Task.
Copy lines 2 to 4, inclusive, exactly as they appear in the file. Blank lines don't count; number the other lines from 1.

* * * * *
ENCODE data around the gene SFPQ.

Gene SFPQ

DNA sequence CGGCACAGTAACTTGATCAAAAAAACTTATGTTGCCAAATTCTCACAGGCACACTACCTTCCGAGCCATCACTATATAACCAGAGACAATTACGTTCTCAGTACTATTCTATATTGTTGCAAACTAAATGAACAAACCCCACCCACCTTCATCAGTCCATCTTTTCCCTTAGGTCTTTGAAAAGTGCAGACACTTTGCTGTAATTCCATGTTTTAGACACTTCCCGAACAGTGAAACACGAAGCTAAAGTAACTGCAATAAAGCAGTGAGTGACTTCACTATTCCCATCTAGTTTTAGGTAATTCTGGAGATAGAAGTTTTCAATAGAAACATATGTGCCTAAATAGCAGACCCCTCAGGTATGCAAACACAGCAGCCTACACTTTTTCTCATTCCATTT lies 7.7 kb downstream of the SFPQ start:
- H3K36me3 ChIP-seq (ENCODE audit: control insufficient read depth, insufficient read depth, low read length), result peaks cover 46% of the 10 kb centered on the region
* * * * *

Gene SFPQ

DNA sequence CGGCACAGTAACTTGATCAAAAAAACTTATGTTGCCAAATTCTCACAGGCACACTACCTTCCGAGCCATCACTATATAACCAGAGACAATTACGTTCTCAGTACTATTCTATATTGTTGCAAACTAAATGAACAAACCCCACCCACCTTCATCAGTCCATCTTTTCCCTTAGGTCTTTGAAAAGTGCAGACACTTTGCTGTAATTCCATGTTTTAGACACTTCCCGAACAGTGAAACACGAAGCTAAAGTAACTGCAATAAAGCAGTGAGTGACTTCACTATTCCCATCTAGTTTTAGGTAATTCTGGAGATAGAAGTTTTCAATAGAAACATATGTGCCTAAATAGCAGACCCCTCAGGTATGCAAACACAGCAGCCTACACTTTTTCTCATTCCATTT lies 7.7 kb downstream of the SFPQ start:
- H3K36me3 ChIP-seq (ENCODE audit: control insufficient read depth, insufficient read depth, low read length), result peaks cover 46% of the 10 kb centered on the region